The Midwest is a popular location for farming, outdoor enjoyment, and building because of its continuous low elevation.
Tornado Alley refers to a region of the Great Plains that has a greater tornado frequency than the rest of the United States. With 96 tornadoes on average every year, Kansas is second only to Illinois, Iowa, and Nebraska, which have between 51 and 66 tornadoes per year.
The lush land and wealth of natural resources like coal, limestone, oil, and iron ore propelled the region’s expansion in the next century after it was included in the 1803 Louisiana Purchase.
Prairie dogs, coyotes, and rattlesnakes, as well as pronghorn and American bison herds, call the Great Plains home. The Great Plains are known for cattle ranching and wind farms.
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Midwest Tourist Attractions
The Midwest is a favorite destination for suburban families, with several well-known sites and tourist attractions.
Mount Rushmore is a national memorial in the Black Hills that features the faces of former presidents George Washington, Abraham Lincoln, Thomas Jefferson, and Theodore Roosevelt.
The Gateway Arch in Missouri is the world’s highest structure, towering over St. Louis. The Mall of America in Bloomington, Minnesota, features over 500 stores and is the third-largest in the United States, with over 40 million visitors per year.
❓ Trivia Time: Which state is home to the most National Parks?
Quick Facts About the Midwest
- Midwest Population: 68.32 Million as of 202, making up 20.8% of the U.S. Population
- Time Zone: Almost all use the Central Time Zone (CTZ) except Ohio and Indiana which use Eastern Time Zone (EST)
- Geographic Area: 1.888 million km²
- Major Midwestern Cities: Chicago, Indianapolis, Columbus, and Detroit
- Famous For: Mount Rushmore which is located in South Dakota and is one of the most famous landmarks in the U.S, The Gateway Arch in St. Louis, Missouri, Cave of the Mounds in Wisconsin, Rock and Roll hall of fame in Ohio.
- When to Visit the Midwest: The greatest time to visit the Midwest is from June through September. Summers in Indiana, Iowa, Ohio, and North Dakota are hot and humid, making for good driving conditions across the area. This is also when you can find open-air festivals and events like Twins Days in Ohio or state fairs that are famous in Indiana, Iowa, Ohio, and North Dakota.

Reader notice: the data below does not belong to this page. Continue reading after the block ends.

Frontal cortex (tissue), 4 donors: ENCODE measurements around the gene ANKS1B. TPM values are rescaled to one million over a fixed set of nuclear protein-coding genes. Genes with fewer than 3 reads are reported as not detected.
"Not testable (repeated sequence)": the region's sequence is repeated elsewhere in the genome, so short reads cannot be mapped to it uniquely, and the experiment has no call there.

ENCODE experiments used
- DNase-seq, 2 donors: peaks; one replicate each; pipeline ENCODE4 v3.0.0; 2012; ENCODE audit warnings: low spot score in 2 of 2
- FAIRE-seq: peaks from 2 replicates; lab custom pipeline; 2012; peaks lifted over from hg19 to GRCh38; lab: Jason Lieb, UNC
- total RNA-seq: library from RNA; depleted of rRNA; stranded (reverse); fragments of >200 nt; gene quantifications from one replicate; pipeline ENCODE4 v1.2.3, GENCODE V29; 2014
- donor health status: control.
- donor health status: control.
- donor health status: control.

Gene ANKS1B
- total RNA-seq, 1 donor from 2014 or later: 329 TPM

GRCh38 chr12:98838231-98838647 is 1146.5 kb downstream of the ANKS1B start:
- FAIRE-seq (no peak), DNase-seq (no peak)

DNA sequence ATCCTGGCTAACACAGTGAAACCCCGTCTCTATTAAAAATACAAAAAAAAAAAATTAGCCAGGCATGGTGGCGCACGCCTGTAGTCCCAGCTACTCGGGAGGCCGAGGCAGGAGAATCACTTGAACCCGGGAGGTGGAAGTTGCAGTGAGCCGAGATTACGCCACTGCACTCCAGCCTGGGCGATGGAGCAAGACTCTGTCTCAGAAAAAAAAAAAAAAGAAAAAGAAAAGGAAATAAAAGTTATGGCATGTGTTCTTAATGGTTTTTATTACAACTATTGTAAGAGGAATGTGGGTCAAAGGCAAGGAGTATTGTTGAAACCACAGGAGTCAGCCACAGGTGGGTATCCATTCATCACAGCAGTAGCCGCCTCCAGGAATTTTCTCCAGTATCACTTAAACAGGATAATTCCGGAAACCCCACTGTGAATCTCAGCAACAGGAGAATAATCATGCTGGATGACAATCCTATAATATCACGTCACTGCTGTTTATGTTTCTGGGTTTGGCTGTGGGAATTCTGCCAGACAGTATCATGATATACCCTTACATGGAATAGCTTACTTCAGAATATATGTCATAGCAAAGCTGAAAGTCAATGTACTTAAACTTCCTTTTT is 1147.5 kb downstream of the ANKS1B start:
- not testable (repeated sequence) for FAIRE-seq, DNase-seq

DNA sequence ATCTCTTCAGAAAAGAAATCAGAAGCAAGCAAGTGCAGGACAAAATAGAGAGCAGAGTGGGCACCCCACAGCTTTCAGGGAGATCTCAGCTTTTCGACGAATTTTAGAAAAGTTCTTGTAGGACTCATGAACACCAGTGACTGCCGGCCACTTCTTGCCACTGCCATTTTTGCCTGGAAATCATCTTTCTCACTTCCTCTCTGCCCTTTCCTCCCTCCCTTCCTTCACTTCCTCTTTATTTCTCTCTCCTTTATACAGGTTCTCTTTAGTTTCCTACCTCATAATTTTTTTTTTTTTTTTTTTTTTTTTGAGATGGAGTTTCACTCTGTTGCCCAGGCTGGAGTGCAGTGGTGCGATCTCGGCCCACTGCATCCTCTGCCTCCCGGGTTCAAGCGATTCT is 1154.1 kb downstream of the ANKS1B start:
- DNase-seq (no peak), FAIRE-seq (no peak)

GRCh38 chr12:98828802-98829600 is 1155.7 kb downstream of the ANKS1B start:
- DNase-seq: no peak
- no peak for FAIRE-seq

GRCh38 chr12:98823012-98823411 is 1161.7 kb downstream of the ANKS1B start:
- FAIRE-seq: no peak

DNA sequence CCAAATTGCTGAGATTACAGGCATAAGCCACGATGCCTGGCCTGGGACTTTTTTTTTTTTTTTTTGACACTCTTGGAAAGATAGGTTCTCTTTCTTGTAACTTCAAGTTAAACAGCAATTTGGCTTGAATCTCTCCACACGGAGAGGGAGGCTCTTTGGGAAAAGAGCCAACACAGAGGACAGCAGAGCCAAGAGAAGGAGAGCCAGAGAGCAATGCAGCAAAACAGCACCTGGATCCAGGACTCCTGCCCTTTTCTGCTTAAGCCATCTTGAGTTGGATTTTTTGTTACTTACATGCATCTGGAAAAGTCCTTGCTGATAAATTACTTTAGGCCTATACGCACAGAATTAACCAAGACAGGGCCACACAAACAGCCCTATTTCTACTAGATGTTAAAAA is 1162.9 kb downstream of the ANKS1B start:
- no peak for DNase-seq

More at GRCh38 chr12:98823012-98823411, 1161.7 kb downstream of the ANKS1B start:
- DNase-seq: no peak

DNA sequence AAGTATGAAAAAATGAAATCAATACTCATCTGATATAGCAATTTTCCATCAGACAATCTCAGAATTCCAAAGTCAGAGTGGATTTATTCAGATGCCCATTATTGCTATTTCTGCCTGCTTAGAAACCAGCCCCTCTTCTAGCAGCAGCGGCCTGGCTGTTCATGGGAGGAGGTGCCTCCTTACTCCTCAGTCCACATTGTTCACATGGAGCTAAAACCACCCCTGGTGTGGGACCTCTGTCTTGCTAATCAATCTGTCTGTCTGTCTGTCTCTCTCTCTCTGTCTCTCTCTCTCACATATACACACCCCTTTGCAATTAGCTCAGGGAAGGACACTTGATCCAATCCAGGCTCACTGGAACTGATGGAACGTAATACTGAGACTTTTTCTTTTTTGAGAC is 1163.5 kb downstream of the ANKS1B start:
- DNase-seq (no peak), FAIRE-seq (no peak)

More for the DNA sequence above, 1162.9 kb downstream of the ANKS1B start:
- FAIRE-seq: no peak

- Abbreviations for the States in the Midwest: ND, SD, NE, KS, MO, IA, MN, WI, MI, IL, IN, OH
FAQs About the Midwest
Which State Is The Largest In The Midwest?
Michigan is the largest state in the Midwest in terms of geographical area but not landmass. It stretches up to 96,713 square miles. However, water covers 40,175 square miles (104,052 square kilometers), or 41.5 percent of the state.
Which State Is The Smallest State In The Midwest?
Indiana is the smallest state in the Midwest. Indiana is the 38th largest state in the United States, with over 36,000 square miles. Ohio is the second smallest state in the Midwest.
Which State Is Considered The Best To Live In In The Midwest?
Definitely Minnesota. Minnesota’s recent surge in popularity comes from it being the 2nd best state to live in according to a report by the U.S. News and World Report.
Minnesota is second only to Washington, which is in first place for the second year in a row. Data from 71 criteria and eight categories are used to compile the yearly ranking.
Which State Is The Cheapest To Move To In The Midwest?
Missouri is considered the cheapest place to live in the Midwest and is also ranked the 4th cheapest state to move to in the United States. This is in terms of housing, mortgage payments, grocery prices, and the average cost of living.
So to recap: What states are the Midwest? It’s made up of 12 states, and they are Ohio, Michigan, Indiana, Wisconsin, Illinois, Minnesota, Iowa, Missouri, North Dakota, South Dakota, Nebraska, and Kansas.
They might all be in close geographical quarters, but they differ in culture and in history!